Patient materials for Shire’s ADHD drug Intuniv presented unsubstantiated effectiveness and superiority claims and downplayed important risk info, said the FDA’s Division of Drug Marketing, Advertising and Communication.

In a June 22 untitled letter posted today, DDMAC asked Shire to stop giving out an Intuniv “patient starter kit,” including a parent guide, titration guide and ADHD support guide as well as in-office brochures. The agency said materials, which feature images of a child in a monster suit and “before and after” images, give the impression that the drug will improve individual behavioral problems in children with ADHD. That impression isn’t supported by the science, said FDA.

The parent guide also suggested that the drug “improved symptoms day and night,” which the agency said “misleadingly implies that Intuniv is efficacious for a full 24-hour day.”

Some materials failed to present risk information, the agency found. Among other incidences, DDMAC noted that the front side of a branded brochure holder presented effectiveness claims for the drug but fails to present risk information – which is printed on the back of the holder, where the letter noted “it is unlikely to draw the reader’s attention.”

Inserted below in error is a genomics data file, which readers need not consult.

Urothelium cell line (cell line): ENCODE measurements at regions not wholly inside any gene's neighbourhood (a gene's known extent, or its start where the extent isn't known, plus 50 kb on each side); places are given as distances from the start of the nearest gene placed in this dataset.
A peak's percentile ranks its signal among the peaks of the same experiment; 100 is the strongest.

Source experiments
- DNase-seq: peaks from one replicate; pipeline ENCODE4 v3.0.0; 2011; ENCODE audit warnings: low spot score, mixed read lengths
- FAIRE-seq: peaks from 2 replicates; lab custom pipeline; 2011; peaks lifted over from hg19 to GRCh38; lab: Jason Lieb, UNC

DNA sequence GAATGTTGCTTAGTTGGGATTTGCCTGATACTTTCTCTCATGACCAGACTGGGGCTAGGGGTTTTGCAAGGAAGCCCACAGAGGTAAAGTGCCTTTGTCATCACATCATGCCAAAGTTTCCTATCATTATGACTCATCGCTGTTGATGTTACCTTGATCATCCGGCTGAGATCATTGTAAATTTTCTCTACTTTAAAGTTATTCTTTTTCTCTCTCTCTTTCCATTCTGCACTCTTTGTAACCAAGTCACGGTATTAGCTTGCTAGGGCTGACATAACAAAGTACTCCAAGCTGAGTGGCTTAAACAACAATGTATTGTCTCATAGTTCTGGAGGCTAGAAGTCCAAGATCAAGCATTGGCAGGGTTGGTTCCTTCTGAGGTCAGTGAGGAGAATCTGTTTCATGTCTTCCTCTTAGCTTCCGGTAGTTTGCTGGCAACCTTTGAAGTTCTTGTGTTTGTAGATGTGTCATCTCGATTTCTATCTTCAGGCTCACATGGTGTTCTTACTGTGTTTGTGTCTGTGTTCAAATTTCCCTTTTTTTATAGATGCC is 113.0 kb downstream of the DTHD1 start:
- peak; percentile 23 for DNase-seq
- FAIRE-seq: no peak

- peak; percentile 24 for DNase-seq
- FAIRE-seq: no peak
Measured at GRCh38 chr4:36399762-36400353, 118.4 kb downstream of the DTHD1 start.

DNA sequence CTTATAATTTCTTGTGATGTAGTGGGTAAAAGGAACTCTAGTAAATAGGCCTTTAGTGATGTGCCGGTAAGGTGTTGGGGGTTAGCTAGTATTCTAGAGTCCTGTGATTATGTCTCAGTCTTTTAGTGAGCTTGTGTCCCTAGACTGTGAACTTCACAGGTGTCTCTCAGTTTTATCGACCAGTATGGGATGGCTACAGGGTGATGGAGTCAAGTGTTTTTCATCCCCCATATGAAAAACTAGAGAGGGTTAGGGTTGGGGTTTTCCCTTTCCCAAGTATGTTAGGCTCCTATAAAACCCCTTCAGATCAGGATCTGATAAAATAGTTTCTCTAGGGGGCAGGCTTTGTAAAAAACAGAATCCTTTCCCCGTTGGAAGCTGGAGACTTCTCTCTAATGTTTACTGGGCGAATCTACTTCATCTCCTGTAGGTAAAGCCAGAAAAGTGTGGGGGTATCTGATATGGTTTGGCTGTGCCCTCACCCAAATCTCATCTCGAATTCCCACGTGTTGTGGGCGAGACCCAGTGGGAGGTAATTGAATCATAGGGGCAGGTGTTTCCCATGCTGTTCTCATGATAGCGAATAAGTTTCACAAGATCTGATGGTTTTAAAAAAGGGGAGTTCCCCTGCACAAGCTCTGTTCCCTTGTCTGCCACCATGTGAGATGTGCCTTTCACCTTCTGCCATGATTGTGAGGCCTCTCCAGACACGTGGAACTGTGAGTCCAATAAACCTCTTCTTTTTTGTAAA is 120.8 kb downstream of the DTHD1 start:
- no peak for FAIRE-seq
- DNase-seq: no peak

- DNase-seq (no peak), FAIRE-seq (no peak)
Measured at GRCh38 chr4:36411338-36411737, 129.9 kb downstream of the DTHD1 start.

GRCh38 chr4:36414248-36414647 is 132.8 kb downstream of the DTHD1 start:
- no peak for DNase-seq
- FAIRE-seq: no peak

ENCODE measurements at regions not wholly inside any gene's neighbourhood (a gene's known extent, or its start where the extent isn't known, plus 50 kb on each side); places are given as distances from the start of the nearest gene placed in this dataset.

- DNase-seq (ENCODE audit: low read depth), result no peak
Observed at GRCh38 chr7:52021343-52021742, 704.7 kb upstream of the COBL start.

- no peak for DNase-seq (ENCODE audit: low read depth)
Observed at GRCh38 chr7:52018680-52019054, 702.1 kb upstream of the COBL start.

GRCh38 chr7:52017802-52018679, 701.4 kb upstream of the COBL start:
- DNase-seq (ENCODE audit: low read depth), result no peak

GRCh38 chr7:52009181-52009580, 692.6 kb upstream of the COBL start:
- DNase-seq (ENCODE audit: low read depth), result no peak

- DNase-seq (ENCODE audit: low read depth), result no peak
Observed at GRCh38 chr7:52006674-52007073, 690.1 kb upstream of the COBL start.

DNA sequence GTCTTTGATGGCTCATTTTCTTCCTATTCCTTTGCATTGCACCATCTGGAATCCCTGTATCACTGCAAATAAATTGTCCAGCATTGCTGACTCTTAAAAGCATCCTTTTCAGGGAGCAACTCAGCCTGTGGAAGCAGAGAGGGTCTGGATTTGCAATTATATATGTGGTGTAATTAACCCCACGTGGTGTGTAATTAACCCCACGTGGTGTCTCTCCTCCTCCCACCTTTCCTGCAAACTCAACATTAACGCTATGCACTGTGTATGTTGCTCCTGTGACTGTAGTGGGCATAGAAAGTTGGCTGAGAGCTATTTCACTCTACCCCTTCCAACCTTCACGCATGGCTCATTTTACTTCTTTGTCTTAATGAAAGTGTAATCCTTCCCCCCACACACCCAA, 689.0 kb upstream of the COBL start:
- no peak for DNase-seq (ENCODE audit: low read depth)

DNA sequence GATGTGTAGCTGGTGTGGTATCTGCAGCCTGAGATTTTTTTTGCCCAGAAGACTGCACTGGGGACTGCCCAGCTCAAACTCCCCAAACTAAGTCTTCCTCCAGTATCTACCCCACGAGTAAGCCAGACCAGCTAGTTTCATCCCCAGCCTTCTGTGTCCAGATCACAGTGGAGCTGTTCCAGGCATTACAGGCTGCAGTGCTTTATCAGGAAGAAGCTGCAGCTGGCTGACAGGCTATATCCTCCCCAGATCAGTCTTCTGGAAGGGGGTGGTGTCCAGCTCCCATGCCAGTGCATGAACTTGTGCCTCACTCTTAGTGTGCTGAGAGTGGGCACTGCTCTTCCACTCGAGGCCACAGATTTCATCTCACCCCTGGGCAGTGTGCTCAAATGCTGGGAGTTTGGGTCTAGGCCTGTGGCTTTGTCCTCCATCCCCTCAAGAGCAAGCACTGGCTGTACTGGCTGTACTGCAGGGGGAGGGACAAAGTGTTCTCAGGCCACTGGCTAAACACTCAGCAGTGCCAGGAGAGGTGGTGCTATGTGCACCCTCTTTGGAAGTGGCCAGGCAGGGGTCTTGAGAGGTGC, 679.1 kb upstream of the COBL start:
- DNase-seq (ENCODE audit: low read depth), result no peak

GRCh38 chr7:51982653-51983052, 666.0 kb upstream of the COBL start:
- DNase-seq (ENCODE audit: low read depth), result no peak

“Moreover, the promotional materials further minimize the risks of Intuniv by failing to present risk information with a prominence and readability reasonably comparable with the presentation of claims relating to the effectiveness of the drug,” said the letter. “Specifically, the promotional materials use large and colorful headers to highlight benefits of Intuniv therapy, including a prominent and compelling image of a child in a large monster suit, while the risk information appears in small font and in single-spaced paragraph format, and in many cases only appears at the end of each piece.”